Postcards from the Bottom of the Earth: November 22, 2001 (Part 2)
(Note to readers: due to the length of Ken’s first letter to family and
friends, it has been broken into two parts. Ellipses ... denote places
where the original letter has been excerpted.)
...So why am I spending 45 days out here off Antarctica? (Take notes, the quiz will be emailed later!) Basically the Southern Ocean is one big carbon pump. The ocean plants take up large amounts of carbon dioxide from the atmosphere as they grow. When they sink--my part of the research--they carry this carbon down to the deep ocean. What regulates this carbon pump is a big question in climate studies, particularly the studies of present greenhouse gas levels and of past triggers of ice ages.
There are biologists on board towing nets and water samplers and looking under a microscope at what’s out there. Others are growing phytoplankton (marine plants) under varying conditions of light or nutrients. Most of us chemists have a few compounds we are looking for in seawater, including carbon dioxide, other forms of carbon, and the associated nutrients.
A unique part of this project is that several groups are measuring iron (not an easy feat on a rusty ship), which turns out to be essential to all phytoplankton. Iron is only present at very low levels in seawater down here, since the major source of iron in the ocean is dust carried from land, and there is little land in the Southern Hemisphere. The ice surrounding Antarctica is now melting during this spring/summer season, and as it does so it releases some of the iron that landed last year as dust. We want to understand whether this source of iron stimulates the plankton or not, and how that affects the uptake of carbon dioxide...
My project is to measure a natural compound, thorium, in seawater. Thorium "sticks" to marine particles--phytoplankton, their molts, zooplankton excretions, dead cells-and sinks into the deep ocean, carrying the carbon we are trying to track. Low levels of thorium in the water signify higher removal of carbon. We are early in the growth season here (think May/June up north) and we are seeing some growth of phytoplankton, but little loss of these particles. This will change as we move into different water types, get closer to the ice edge, or sample later in the season...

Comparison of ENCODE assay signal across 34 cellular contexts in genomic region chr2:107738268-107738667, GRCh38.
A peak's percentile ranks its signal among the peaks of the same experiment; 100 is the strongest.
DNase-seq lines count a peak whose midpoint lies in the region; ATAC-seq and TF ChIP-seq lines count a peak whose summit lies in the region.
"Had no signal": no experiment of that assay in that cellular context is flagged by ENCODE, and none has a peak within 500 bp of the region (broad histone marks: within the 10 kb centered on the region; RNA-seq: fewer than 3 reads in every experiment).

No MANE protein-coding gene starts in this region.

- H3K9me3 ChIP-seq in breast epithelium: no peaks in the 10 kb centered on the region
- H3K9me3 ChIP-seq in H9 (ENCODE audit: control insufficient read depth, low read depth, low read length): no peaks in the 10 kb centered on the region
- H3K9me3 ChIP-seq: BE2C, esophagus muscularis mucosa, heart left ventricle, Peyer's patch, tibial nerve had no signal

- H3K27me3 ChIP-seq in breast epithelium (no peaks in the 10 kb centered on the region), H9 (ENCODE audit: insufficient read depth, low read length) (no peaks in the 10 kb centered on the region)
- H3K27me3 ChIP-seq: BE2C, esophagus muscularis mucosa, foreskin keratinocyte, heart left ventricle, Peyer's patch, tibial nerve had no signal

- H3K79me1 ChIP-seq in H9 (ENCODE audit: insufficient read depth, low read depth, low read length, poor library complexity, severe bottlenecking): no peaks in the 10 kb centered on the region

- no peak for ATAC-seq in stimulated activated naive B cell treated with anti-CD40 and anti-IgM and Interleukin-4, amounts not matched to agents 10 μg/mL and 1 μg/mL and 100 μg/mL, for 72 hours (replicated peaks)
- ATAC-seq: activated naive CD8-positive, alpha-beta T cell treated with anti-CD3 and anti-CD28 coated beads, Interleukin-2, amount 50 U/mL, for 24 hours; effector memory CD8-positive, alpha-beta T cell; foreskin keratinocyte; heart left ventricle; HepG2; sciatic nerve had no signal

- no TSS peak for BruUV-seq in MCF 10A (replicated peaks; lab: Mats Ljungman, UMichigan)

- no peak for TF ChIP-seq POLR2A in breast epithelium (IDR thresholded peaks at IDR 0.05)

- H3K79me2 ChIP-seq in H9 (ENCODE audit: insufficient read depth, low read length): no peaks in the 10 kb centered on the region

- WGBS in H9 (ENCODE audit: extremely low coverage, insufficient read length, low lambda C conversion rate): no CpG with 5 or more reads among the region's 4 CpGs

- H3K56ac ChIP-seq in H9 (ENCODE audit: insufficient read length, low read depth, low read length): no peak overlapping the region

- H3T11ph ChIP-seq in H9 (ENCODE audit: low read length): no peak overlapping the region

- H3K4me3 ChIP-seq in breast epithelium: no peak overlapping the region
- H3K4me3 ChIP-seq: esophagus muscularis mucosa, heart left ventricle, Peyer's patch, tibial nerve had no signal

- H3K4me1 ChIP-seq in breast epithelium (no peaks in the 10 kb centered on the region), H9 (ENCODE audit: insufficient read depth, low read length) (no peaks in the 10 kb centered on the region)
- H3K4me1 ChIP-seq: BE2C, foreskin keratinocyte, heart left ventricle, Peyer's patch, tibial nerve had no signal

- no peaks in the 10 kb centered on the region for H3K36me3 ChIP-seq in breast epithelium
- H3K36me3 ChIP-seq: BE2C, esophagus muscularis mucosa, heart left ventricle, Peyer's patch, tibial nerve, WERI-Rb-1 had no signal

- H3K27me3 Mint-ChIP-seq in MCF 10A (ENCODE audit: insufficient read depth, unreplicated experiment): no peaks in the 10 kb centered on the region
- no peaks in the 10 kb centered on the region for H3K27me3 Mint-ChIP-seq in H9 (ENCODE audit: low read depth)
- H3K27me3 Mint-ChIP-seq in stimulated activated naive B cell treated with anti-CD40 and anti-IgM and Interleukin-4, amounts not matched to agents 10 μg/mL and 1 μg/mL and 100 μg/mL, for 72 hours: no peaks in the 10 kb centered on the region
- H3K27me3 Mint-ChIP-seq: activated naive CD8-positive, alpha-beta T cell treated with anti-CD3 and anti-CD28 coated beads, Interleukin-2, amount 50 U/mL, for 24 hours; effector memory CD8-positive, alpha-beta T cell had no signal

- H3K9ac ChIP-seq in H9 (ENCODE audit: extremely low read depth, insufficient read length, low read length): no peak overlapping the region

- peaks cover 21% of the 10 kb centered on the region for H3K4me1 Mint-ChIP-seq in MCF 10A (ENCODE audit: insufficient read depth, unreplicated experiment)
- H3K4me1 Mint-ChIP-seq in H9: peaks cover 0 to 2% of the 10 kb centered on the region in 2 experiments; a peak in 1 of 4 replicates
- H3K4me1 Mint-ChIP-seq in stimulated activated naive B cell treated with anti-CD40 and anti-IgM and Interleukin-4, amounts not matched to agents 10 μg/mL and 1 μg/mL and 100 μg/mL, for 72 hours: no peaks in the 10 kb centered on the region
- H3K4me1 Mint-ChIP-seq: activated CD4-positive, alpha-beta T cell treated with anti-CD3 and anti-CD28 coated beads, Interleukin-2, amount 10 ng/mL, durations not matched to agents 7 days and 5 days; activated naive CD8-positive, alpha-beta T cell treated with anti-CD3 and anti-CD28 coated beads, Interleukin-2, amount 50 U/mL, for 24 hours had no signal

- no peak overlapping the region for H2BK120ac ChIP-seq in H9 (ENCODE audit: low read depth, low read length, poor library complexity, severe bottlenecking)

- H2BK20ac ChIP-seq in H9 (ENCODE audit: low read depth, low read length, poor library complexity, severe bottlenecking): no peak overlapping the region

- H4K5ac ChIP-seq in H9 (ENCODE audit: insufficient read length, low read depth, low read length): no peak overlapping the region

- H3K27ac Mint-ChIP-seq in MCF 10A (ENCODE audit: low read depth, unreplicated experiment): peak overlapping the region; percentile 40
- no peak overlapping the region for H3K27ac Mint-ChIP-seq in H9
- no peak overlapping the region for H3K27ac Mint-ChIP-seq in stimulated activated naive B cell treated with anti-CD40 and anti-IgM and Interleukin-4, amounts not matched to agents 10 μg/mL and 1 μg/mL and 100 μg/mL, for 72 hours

The hardest part of my work is the simple logistical pain of getting samples. Just the other day, a wall of water hit us unexpectedly and flooded one of the work areas on board. As a result, I lost 17 of 24 sample bottles and a bunch of my gear over the side. The worst of it was when one crewmember got stuck in the room where the water hit. He was hanging on while the water went over his head, but at least he was tied in with a rope to the ship. The crew works under some pretty bad conditions, and unexpected rolls or waves are a common cause of lost gear, bruises, pinched fingers, or worse. I’m now storing my samples in Kraft salad dressing jars from the galley to make up for my lost sampling bottles! And life goes on at the Café Thorium.
Some research groups have a daily “12 hours on, 12 hours off” schedule, similar to our crew. But I’m out here solo for my project, so for me it’s more like "always on," depending upon when we reach sampling stations and what work I am needed to do. Yesterday was a typical 18-hour day of sampling, but now I have some processing for the next 48 hours. At least I’ll get more rest...
Last updated: March 15, 2007